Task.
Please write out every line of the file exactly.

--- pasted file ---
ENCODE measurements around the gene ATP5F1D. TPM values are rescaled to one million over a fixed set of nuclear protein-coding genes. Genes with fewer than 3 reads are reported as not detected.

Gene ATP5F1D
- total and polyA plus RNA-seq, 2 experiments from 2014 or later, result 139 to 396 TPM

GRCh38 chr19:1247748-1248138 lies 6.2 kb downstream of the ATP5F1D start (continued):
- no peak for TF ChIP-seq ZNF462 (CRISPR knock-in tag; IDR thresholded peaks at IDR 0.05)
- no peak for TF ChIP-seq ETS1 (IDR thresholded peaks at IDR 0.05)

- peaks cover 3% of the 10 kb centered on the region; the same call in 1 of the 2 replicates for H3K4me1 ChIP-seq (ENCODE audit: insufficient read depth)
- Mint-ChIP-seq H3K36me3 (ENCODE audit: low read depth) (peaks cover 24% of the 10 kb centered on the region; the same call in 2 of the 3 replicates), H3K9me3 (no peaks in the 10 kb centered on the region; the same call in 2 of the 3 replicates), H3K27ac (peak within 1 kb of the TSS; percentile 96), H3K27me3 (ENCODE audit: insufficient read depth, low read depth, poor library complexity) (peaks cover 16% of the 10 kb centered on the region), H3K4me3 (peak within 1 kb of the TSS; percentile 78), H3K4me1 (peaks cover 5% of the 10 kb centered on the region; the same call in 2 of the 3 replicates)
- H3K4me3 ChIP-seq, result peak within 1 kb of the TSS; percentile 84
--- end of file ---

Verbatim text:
ENCODE measurements around the gene ATP5F1D. TPM values are rescaled to one million over a fixed set of nuclear protein-coding genes. Genes with fewer than 3 reads are reported as not detected.

Gene ATP5F1D
- total and polyA plus RNA-seq, 2 experiments from 2014 or later, result 139 to 396 TPM

GRCh38 chr19:1247748-1248138 lies 6.2 kb downstream of the ATP5F1D start (continued):
- no peak for TF ChIP-seq ZNF462 (CRISPR knock-in tag; IDR thresholded peaks at IDR 0.05)
- no peak for TF ChIP-seq ETS1 (IDR thresholded peaks at IDR 0.05)

- peaks cover 3% of the 10 kb centered on the region; the same call in 1 of the 2 replicates for H3K4me1 ChIP-seq (ENCODE audit: insufficient read depth)
- Mint-ChIP-seq H3K36me3 (ENCODE audit: low read depth) (peaks cover 24% of the 10 kb centered on the region; the same call in 2 of the 3 replicates), H3K9me3 (no peaks in the 10 kb centered on the region; the same call in 2 of the 3 replicates), H3K27ac (peak within 1 kb of the TSS; percentile 96), H3K27me3 (ENCODE audit: insufficient read depth, low read depth, poor library complexity) (peaks cover 16% of the 10 kb centered on the region), H3K4me3 (peak within 1 kb of the TSS; percentile 78), H3K4me1 (peaks cover 5% of the 10 kb centered on the region; the same call in 2 of the 3 replicates)
- H3K4me3 ChIP-seq, result peak within 1 kb of the TSS; percentile 84